ST. MARYS — Area students received an annual visit to their schools where they were presented with a tool that will help them throughout this year and maybe in future years.
The St. Marys Rotary Club presented dictionaries to third-grade students at Grand Lake Christian School, at Holy Rosary School and at St. Marys Intermediate School Wednesday morning.
“We know third grade is a very big year,” Rotarian and Dictionary Chair Jim Harris told the students at St. Marys Intermediate School. “We want to help you out during the year.”
Harris noted the blue books in the boxes that were being passed out by teachers, school officials and Rotarians.
“We came here, and we’re going to give each and every one of you a dictionary,” Harris said.
He urged the students to put their names in their dictionary as soon as they returned to class and noted some of the features in the dictionary.
“You’re going to find words in here,” he said. “There’s also information on the states, the presidents and the solar system.”
Harris noted a feature these specific dictionaries had to offer.
“We’ve been giving these for 11 years, and I think this is the class that’s going to help me pronounce the longest word in the English language,” he said as he flipped to the back of the book featuring the 1,909-letter word.
Chance Caudill, a 9-year-old student in Chris Mastin’s class, said that was his favorite part of the dictionaries.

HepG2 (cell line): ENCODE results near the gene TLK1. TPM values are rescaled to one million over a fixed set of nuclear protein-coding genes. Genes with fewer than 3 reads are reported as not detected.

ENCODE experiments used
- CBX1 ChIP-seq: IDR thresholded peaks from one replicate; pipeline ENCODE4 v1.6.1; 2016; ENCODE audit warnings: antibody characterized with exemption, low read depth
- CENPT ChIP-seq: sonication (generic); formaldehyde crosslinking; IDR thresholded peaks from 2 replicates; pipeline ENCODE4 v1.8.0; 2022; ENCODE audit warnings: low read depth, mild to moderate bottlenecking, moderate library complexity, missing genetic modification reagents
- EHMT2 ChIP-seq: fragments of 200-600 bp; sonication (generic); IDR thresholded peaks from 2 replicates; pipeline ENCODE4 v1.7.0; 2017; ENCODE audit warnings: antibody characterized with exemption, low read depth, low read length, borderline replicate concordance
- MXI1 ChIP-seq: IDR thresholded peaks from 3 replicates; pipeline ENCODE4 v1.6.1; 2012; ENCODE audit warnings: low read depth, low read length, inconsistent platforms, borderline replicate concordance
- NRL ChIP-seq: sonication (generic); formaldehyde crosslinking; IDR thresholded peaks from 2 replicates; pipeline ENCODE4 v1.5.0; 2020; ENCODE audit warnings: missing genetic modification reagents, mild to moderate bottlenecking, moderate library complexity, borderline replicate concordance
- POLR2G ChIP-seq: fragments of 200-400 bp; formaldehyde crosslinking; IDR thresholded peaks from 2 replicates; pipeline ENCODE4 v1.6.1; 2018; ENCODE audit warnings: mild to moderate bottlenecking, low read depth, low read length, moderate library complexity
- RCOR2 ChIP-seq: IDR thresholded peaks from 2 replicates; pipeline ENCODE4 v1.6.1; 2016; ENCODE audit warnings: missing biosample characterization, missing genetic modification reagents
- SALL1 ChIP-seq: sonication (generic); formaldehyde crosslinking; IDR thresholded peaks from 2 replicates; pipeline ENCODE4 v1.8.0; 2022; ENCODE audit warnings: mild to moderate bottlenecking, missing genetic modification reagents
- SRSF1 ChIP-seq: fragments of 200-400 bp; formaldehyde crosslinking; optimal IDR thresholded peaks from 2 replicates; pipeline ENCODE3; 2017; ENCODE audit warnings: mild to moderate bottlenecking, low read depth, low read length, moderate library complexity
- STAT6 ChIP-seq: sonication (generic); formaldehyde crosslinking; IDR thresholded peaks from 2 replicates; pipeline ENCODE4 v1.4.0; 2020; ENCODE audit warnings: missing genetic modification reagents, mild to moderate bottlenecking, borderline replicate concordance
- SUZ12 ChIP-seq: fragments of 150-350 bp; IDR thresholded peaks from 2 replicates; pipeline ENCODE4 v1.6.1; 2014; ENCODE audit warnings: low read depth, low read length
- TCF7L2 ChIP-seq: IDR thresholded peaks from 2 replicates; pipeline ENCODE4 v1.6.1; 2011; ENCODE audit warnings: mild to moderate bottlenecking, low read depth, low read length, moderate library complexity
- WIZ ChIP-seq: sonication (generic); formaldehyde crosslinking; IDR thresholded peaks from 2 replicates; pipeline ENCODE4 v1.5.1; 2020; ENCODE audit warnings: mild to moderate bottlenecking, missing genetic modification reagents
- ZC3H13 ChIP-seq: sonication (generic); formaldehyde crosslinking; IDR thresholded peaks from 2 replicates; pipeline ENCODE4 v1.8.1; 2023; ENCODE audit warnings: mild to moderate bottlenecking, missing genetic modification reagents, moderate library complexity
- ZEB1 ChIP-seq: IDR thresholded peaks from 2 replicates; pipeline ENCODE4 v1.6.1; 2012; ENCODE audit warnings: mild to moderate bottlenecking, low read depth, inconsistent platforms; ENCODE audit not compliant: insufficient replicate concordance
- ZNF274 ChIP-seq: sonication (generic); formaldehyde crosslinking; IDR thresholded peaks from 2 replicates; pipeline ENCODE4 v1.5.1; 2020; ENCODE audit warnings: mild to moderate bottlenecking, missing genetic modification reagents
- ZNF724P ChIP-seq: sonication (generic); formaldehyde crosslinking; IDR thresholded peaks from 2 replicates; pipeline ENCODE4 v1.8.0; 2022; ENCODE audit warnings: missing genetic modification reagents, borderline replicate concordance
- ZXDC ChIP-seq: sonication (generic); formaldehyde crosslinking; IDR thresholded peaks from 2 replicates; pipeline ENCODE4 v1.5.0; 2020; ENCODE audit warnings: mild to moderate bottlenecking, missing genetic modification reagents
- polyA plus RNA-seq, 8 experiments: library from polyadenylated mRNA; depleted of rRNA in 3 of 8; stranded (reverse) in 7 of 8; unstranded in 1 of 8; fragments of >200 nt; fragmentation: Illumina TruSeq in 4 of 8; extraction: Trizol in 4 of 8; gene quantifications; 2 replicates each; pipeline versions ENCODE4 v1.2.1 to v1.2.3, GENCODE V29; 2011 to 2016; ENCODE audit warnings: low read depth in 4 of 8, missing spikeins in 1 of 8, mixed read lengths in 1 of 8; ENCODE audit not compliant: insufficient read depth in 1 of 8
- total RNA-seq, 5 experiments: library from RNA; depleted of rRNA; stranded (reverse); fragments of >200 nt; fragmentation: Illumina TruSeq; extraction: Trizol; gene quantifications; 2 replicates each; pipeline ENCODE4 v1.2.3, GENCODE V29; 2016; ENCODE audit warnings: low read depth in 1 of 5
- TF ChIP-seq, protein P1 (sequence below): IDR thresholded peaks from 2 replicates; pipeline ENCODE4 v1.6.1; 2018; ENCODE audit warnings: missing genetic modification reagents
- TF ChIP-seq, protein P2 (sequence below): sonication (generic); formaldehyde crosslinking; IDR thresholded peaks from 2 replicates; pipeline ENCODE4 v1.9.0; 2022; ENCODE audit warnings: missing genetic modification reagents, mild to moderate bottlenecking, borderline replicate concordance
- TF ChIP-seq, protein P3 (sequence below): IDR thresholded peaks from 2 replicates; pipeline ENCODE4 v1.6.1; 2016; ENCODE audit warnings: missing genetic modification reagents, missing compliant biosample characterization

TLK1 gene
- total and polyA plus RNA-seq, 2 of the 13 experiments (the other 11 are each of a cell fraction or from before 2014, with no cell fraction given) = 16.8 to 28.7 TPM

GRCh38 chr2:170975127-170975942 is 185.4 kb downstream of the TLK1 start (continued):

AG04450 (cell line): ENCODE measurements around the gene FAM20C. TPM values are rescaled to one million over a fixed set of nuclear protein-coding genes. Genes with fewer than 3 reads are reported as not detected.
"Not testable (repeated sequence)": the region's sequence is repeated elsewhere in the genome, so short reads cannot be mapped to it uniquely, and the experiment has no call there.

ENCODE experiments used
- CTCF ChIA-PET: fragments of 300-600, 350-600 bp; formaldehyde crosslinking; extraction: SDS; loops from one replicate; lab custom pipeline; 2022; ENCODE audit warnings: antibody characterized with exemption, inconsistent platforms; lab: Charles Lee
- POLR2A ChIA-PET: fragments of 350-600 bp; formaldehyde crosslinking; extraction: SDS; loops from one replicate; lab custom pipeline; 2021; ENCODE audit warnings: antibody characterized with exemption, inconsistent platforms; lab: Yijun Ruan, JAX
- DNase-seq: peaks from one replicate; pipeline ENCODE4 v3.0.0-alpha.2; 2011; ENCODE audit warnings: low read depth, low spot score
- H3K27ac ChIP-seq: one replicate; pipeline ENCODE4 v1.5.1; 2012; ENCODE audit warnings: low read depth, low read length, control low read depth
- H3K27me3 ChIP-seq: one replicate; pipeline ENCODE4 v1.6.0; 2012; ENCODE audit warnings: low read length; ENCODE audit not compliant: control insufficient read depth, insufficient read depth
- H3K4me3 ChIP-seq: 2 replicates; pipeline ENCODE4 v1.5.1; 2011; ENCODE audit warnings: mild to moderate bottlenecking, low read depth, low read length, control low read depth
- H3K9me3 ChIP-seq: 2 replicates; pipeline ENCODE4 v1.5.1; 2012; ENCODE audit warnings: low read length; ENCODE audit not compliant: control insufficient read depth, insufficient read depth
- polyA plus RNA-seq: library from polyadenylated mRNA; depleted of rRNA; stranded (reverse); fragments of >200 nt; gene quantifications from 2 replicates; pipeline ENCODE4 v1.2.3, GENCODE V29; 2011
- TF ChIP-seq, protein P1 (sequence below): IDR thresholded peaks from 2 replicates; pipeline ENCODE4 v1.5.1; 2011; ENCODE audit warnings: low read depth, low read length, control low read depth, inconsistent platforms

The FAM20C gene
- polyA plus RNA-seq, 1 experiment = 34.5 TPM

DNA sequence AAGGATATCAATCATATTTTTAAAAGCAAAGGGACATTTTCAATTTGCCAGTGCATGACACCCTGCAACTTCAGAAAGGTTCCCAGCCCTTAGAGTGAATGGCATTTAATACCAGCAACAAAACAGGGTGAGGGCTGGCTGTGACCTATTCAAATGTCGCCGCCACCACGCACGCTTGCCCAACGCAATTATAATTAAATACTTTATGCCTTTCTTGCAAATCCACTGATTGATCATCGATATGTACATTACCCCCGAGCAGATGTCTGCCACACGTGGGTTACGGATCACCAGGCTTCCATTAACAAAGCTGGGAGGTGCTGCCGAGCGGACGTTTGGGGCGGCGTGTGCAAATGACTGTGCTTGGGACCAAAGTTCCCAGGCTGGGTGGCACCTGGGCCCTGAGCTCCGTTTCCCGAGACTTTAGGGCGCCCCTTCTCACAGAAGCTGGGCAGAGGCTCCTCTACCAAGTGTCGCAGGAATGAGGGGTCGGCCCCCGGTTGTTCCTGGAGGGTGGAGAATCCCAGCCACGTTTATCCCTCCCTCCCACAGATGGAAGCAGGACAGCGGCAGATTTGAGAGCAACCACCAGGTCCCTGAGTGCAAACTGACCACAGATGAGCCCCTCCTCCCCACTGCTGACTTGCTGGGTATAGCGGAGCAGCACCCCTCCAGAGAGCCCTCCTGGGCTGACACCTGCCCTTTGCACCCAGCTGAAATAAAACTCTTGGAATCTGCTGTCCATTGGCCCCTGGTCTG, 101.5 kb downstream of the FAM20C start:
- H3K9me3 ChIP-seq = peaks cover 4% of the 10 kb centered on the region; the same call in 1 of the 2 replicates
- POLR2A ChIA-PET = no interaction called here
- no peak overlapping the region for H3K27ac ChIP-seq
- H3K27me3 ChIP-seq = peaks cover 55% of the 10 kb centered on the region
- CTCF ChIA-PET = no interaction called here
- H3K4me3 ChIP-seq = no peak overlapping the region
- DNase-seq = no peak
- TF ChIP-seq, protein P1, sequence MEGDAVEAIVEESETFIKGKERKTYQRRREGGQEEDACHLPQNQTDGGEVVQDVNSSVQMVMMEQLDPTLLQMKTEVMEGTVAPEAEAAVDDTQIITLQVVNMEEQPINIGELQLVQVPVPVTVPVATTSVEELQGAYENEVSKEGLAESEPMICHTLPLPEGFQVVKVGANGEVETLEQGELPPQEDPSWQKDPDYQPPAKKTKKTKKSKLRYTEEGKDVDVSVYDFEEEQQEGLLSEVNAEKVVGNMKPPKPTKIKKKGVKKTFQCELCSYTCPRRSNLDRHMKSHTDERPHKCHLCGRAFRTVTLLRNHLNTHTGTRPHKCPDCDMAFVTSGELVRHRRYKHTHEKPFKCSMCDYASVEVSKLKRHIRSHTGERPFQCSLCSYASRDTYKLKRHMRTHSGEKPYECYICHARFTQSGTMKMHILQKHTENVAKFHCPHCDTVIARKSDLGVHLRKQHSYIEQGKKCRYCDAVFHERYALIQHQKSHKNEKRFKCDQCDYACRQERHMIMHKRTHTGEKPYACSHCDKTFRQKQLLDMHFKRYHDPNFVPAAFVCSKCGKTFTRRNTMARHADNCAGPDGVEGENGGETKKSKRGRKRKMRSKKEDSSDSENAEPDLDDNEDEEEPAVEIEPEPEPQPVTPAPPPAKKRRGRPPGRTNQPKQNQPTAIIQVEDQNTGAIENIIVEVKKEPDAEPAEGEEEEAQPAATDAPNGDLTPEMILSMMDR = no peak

“I liked the longest word,” he said.
Juli Hertenstein, also a student in Mastin’s class, said she liked the dictionaries.
“I liked getting them,” the 9-year-old said, also noting the longest word. “I can’t pronounce it either.”
Harris said the Rotarians gave out approximately 300 dictionaries during the visits.
“We give one to every third-grade student and teacher,” he noted.
Harris said Dictionary Day has become something the teachers look forward to, and they enjoy using the dictionary in their classrooms.
“It’s been very exciting,” he said. “We know it works. The teachers love it.”
Harris said he got started with the dictionaries when he was president of the St. Marys Rotary Club.
“I had just come off my year as president of the St. Marys Rotary Club,” he said. “The dictionary project was started by a lady named Mary French in Charleston, S.C. She was having success there and wanted it to go nationwide.”
French, Harris said, put together a list of all the Rotary Clubs and contacted each president by letter.
“By the time the letter got to me, I was past president,” Harris said. “I made a few inquiries, I even talked to Mary. I talked to the president of the club, and the president said, ‘We’ve got to do this.’”
The dictionaries the Rotarians didn’t give out Wednesday, he noted, will be donated to the ABLE program.
“We don’t throw them away,” Harris added.